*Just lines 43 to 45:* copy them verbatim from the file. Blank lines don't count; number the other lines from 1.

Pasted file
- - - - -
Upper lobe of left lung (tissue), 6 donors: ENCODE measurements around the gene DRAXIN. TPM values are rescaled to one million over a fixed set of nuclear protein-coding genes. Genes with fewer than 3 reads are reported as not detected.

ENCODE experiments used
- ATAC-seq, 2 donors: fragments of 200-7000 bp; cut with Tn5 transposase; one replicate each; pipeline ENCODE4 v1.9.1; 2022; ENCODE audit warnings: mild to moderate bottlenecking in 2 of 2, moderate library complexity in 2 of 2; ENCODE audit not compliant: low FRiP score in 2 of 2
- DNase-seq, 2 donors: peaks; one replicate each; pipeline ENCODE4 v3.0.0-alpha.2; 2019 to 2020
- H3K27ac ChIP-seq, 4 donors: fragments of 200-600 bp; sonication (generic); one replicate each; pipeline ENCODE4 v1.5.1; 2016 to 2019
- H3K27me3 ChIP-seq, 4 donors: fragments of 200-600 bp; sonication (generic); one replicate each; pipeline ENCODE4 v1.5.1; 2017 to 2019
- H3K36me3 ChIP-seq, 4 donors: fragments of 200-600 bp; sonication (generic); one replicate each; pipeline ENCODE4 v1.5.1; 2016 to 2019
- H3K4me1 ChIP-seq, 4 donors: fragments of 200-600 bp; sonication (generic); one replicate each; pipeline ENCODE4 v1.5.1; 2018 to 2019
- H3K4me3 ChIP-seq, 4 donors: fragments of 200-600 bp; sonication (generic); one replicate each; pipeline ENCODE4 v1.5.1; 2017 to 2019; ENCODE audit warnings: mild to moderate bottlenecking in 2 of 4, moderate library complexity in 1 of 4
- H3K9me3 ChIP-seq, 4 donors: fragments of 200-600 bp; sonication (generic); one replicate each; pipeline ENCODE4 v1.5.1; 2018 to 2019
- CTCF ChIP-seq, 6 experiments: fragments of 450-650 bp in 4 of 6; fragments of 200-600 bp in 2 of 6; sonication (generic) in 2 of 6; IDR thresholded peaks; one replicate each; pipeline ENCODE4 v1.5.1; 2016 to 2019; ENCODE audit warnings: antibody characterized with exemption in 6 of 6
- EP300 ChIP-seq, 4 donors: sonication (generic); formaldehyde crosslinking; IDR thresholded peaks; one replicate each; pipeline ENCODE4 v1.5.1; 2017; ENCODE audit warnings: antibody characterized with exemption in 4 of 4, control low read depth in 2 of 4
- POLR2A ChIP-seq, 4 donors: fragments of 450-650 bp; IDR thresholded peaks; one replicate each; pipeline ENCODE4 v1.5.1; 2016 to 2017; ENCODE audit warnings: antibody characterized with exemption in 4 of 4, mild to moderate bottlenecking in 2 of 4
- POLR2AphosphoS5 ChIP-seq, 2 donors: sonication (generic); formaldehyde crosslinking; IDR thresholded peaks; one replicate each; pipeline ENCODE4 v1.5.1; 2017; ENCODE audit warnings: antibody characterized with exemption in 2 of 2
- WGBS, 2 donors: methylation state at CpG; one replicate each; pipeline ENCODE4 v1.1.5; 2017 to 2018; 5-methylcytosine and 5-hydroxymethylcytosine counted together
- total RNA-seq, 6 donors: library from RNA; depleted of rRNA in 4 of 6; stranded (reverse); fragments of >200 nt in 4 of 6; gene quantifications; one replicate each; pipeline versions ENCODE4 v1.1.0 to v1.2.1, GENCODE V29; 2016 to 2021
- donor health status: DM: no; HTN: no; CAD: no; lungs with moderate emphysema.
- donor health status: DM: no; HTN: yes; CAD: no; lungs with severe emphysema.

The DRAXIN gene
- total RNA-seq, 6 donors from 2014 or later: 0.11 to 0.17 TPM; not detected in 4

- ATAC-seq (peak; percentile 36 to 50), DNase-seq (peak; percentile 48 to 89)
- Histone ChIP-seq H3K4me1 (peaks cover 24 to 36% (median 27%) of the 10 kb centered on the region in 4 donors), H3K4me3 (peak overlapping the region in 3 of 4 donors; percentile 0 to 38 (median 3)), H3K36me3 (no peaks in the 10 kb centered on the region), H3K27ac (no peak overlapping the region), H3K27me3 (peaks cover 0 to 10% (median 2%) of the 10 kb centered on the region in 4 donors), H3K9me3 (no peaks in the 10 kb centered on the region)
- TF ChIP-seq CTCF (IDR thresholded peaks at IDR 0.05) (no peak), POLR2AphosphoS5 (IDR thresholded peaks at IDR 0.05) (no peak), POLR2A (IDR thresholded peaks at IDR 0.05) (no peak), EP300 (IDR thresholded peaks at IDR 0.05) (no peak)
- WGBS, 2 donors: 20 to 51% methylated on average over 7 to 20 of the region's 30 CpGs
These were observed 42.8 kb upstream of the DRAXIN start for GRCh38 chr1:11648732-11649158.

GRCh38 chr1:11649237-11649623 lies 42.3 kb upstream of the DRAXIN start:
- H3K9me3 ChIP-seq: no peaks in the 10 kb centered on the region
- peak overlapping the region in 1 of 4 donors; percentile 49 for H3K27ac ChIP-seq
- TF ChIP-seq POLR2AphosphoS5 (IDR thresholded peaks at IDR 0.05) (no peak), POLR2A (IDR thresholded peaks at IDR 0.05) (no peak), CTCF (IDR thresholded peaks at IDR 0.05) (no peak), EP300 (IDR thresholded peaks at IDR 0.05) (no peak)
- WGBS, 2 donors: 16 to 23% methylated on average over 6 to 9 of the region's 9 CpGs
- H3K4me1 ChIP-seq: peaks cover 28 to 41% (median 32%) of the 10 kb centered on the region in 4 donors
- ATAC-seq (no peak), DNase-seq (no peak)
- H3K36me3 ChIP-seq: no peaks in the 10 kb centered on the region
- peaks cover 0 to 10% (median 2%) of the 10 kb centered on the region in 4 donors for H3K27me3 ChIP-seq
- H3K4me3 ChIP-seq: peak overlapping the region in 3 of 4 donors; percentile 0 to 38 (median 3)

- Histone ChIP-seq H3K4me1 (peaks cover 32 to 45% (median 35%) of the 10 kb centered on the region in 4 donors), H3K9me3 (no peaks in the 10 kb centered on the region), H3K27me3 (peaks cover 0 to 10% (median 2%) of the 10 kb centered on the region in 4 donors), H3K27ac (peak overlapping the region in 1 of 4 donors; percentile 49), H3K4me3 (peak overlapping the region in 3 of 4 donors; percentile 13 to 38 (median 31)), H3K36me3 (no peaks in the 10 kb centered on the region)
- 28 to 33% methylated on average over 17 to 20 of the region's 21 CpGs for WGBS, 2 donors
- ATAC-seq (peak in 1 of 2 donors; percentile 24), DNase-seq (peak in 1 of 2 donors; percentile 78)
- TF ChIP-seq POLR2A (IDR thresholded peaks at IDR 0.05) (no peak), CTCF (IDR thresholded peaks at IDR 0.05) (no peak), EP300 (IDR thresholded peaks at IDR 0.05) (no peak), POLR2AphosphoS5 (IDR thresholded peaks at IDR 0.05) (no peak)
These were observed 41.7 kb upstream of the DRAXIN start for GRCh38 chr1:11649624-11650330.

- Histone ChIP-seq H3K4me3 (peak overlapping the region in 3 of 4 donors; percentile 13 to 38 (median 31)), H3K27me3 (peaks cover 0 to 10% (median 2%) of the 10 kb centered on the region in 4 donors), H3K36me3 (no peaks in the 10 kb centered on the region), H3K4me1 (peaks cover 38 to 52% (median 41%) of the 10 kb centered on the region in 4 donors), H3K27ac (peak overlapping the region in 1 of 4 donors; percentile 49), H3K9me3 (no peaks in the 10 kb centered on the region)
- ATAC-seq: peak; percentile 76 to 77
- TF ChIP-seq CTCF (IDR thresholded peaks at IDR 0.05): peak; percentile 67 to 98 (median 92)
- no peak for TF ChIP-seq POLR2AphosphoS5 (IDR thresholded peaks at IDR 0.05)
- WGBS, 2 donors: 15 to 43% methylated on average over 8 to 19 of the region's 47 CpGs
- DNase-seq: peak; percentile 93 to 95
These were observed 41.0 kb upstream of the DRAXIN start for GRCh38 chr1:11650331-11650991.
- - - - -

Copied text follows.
- TF ChIP-seq CTCF (IDR thresholded peaks at IDR 0.05): peak; percentile 67 to 98 (median 92)
- no peak for TF ChIP-seq POLR2AphosphoS5 (IDR thresholded peaks at IDR 0.05)
- WGBS, 2 donors: 15 to 43% methylated on average over 8 to 19 of the region's 47 CpGs